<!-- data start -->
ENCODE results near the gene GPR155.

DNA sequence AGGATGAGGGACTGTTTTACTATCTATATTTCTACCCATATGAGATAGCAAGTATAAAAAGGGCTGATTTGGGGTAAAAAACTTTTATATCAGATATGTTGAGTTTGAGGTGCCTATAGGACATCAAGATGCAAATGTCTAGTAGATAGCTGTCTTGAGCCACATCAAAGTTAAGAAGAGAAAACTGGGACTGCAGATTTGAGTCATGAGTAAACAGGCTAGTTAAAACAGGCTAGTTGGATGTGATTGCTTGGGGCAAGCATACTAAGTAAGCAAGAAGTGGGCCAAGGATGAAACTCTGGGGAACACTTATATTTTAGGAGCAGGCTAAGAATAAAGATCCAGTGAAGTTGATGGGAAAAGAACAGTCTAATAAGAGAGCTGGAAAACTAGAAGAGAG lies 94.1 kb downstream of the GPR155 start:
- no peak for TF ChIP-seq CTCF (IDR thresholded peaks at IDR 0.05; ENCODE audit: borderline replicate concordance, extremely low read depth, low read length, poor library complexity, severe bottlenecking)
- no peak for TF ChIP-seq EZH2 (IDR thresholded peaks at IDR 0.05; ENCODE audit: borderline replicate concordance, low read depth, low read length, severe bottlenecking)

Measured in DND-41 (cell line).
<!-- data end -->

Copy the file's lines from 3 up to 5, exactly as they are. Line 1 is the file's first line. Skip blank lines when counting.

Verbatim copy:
- no peak for TF ChIP-seq CTCF (IDR thresholded peaks at IDR 0.05; ENCODE audit: borderline replicate concordance, extremely low read depth, low read length, poor library complexity, severe bottlenecking)
- no peak for TF ChIP-seq EZH2 (IDR thresholded peaks at IDR 0.05; ENCODE audit: borderline replicate concordance, low read depth, low read length, severe bottlenecking)

Measured in DND-41 (cell line).